191 Mass. 166

January 22, 1906 - March 5, 1906

Barnstable County


Marriage and Divorce.

The provision of R. L. c. 152, § 21, that the party from whom a divorce has been granted shall not marry within two years after the decree has become absolute, applies only to a marriage with a third person and does not prohibit a remarriage of the divorced persons within the two years.

LIBEL filed September 26, 1904, under R. L. c. 151, § 11, by a woman who after having obtained a divorce from the libellee had married him again, for a decree of nullity of marriage on the ground that the second marriage was void under R. L. c. 152, § 21, because contracted by the libellee within two years after the decree against him for divorce had become absolute.

In the Superior Court Bell, J. ruled that the prohibition of R. L. c. 152, § 21, did not apply to a remarriage between the former husband and wife, and at the request of the libellant reported the case for determination by this court. If the ruling was correct the libel was to be dismissed; otherwise, a decree annulling the marriage was to be entered.

A. F. Barker, for the libellant.

No counsel appeared for the libellee.

KNOWLTON, C. J. This is a libel for a decree of nullity of marriage. The parties were first married in 1896. The petitioner obtained a decree of divorce from the libellee in the Superior Court for the county of Plymouth, which became absolute on May 17, 1903. On February 27, 1904, they were again married in the county of Barnstable, and lived together as husband and wife until July 12, 1904. The libellant now asks that the marriage be declared void, on the ground that the husband could not lawfully marry again until the expiration of two years after the decree of divorce became absolute.

The statute referred to is as follows: "After a decree of divorce has become absolute, either party may marry again as if the other were dead, except that the party from whom the

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divorce was granted shall not marry within two years after the decree has become absolute." R. L. c. 152, § 21. The only question is whether this statute forbids the remarriage of husband and wife who have been divorced, until the expiration of two years after the decree has become absolute. The purpose of the statute is to prevent the guilty party, after a divorce, from speedily forming a new matrimonial alliance. The reason for the prohibition has no application to a reunion of the divorced parties. Forgiveness of injuries is enjoined by the best religious teaching, and condonation of marital wrongs is encouraged by the law, as well as favored by the community on social and moral grounds. If the statute were construed as the petitioner desires, it would be impossible for a husband and wife, who had been divorced, to forgive each other's wrongful conduct, reconcile differences, and resume their marriage relations, until after the expiration of two years. There is no reason for such a prohibition, and its existence might sometimes be harmful.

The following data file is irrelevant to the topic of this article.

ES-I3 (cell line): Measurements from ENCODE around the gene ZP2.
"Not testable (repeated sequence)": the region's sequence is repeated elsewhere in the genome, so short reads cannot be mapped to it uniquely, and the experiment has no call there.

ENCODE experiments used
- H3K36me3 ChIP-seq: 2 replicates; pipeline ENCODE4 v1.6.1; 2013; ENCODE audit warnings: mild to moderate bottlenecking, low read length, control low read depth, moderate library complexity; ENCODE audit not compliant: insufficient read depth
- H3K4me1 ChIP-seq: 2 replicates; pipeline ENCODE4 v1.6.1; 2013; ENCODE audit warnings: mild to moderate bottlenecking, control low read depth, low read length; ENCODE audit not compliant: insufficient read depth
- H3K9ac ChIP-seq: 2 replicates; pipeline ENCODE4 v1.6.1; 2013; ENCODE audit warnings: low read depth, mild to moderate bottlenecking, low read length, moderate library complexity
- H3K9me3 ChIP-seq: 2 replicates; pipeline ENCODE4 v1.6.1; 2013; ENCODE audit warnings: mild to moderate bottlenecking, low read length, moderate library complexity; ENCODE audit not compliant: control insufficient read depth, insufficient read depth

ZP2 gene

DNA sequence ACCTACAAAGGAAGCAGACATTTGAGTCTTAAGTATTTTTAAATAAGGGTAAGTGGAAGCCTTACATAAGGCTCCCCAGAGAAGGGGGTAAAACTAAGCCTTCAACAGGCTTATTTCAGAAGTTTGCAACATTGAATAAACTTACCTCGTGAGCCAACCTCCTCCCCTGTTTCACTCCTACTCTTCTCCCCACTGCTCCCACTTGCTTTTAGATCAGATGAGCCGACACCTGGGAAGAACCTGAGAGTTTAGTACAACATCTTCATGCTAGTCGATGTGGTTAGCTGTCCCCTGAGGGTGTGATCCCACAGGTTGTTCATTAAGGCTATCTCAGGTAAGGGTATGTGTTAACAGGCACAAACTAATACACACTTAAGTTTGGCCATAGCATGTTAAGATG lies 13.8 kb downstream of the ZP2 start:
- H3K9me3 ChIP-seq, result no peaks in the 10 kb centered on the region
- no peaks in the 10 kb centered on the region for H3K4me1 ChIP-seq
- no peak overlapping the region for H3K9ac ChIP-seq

If we give a strict construction to the language of the statute, we see that the permission relates in terms to a marriage to some other person than the divorced spouse. It is to "marry again as if the other were dead." The exception that postpones such a marriage of the guilty party for two years, refers only to a marriage "as if the other were dead," which by implication is a marriage to a third person.

We are of opinion that the ruling of the Superior Court was correct.

Petition dismissed.